I have spent many hours of my adult life sitting with people struggling to make difficult decisions.

Mostly I have listened, occasionally I have asked a question I hoped might be helpful. Never, I hope, have I tried to make the decision on behalf of the person facing a challenging choice. Good choices are only ever be made by the person who is responsible for the decision and who has to live most fully with the consequences of the choice once it is made.

If I have learned anything about hard decisions, it is that they are hard. Many situations in life do not come with clear-cut options where one option is obviously preferable to the alternatives. To turn left is not ideal; going right poses many challenges. Staying put is simply not possible.

Decisions are difficult for the very reason that the best way forward is not immediately obvious. Life is bewildering, complex and often profoundly confusing. Many of our most vital decisions are made in a fog of uncertainty, doubt, and pain. We grope our way forward, putting one foot in front of the other, seeking to follow whatever glimmer of light we may be able to perceive.

What can I do when the fog is most dense and I simply cannot discern which of a number of less than perfect choices is the best?

There are eight things I have learned that may help with difficult decisions (three today, five tomorrow):

1. Ditch the word “perfect.”

There are no perfect decisions. Every complex life-choice involves some degree of compromise. I must let go of the illusion that there is ever one perfect way forward. The pressure on decision-making diminishes when I accept that I will never get it perfectly right. I will do the best I can and then I will seek to live peacefully with whatever results unfold, especially those that are less than ideal.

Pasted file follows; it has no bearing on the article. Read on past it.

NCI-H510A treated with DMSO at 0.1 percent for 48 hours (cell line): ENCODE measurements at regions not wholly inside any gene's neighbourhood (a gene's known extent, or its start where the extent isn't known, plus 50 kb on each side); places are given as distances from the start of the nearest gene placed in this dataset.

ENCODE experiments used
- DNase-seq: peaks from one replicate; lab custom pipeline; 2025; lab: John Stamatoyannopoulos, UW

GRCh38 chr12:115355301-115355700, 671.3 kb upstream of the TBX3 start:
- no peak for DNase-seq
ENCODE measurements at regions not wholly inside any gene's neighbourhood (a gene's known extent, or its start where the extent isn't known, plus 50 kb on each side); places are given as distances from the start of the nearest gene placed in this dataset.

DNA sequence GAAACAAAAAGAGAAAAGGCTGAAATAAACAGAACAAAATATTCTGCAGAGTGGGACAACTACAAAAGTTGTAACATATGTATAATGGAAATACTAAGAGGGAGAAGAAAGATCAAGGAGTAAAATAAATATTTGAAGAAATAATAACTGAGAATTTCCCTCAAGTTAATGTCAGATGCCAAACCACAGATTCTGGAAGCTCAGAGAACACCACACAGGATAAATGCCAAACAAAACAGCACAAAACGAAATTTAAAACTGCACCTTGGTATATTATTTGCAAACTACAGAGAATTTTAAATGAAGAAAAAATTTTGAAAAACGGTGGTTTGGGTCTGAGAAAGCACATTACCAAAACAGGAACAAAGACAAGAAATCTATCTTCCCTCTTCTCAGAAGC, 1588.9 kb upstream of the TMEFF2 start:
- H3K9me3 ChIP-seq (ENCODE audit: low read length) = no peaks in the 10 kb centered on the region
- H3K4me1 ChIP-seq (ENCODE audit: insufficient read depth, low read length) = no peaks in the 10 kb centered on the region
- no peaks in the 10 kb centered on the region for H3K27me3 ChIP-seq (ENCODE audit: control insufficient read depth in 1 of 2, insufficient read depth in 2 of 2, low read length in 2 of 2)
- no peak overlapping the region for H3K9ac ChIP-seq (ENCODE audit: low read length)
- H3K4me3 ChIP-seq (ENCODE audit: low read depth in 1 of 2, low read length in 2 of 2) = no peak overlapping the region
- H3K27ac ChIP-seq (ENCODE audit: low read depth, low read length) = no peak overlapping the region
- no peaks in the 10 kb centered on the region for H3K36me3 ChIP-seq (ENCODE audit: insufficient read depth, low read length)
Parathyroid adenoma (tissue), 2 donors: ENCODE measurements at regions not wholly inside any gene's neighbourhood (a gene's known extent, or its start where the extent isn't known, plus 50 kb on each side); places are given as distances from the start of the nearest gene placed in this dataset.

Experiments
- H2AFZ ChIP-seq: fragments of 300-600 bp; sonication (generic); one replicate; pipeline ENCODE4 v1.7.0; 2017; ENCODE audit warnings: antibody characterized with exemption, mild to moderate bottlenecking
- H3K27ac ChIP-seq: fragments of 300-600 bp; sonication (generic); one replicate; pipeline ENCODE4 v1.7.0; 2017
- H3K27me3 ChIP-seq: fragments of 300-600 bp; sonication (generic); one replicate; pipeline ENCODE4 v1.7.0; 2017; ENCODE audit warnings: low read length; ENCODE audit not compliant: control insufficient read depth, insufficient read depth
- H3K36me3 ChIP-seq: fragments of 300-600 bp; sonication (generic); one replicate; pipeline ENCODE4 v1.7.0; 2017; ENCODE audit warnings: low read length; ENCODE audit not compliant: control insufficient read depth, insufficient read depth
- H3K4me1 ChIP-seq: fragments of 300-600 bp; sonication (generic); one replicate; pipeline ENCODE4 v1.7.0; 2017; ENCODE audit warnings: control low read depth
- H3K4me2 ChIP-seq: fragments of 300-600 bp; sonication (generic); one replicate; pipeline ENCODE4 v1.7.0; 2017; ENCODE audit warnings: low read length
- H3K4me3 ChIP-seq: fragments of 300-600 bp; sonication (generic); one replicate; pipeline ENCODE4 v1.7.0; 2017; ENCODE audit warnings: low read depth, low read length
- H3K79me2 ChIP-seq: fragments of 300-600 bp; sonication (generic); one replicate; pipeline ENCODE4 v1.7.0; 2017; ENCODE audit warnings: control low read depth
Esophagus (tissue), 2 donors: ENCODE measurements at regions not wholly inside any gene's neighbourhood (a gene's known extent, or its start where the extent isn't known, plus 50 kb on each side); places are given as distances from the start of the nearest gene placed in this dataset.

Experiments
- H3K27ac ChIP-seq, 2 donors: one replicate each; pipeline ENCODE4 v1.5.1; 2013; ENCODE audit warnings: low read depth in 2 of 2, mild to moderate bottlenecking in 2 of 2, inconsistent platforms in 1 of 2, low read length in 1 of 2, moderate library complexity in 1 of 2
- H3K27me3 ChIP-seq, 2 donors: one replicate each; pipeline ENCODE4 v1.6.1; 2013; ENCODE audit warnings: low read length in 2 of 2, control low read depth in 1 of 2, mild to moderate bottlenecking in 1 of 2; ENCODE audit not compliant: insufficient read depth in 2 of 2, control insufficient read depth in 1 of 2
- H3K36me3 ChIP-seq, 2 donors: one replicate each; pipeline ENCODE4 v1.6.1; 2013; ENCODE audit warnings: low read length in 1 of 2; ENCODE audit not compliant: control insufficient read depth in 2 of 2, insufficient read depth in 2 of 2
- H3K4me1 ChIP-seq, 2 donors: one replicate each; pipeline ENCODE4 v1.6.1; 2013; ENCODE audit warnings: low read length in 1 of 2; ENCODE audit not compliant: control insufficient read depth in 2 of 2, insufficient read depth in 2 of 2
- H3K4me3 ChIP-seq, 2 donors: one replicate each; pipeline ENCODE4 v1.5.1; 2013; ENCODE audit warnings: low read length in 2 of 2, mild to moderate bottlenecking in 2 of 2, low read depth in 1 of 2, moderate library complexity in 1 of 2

I am never free to dictate outcomes. My only real choice is how I respond to whatever outcomes follow from whatever decision I have made. I will always be better prepared for difficult decisions in the future, if I determine in the present that I will live with the consequences of any decision as best as I am able.

2. Go deeper.

There is a place within every human being that is the carrier of wisdom. There is a voice of truth, a kind of inner prompting, a gentle urging that stirs deep within my being. But it is not a voice that is easily or readily accessible.

We have been trained away from wisdom. We live too readily in the surface details and fail to heed the deeper stirring of insight and knowing. To return to our natural inner truth, takes practice.

Wisdom tends to whisper. It speaks in gentle soft tones. It seldom shouts. It is not loud or demanding.  The tone of a better decision is heard only by deep, patient, open, responsive listening. When I demand, push, or give in to urgency I make it difficult to hear the voice of wisdom.

The path to wisdom begins with stopping. To stop is to acknowledge that, at this moment, I do not know.

I move forward in wisdom by standing still, relaxing, coming back into my body, and sitting more lightly to the clamouring voices that harp in my head.

So, I seek to listen; I look carefully; I pay attention. And, as long as I can, I wait and hold the uncertainty of indecision without collapsing the tension by rushing ahead.

3. Resist reactivity.

When I see myself rising up in high indignation against one of the options presenting itself as a possible course of action, I need to stop, step aside for a moment and pay attention to my reactivity. What is the origin of this intensity? What is it about this possible choice that causes me to feel so agitated? What is the source of my fear?

I feel this reactivity in my body. It is a knot in my stomach, a tenseness in my shoulders, a rigidity in my jaw. When I see these signs, I recognize that I have lost my ground. I am no longer standing in that steady strong place where knowing resides and where my best decisions can be made.

Reactivity is always a sign that I have become unconscious in some area of my life. There is something I am not willing to see, some uncomfortable reality I prefer not to acknowledge, perhaps even to myself. Reactivity reminds me that, much of my life is governed by my desire to avoid facing difficult truths about myself.

#3 leads directly to #4 which we will look at tomorrow.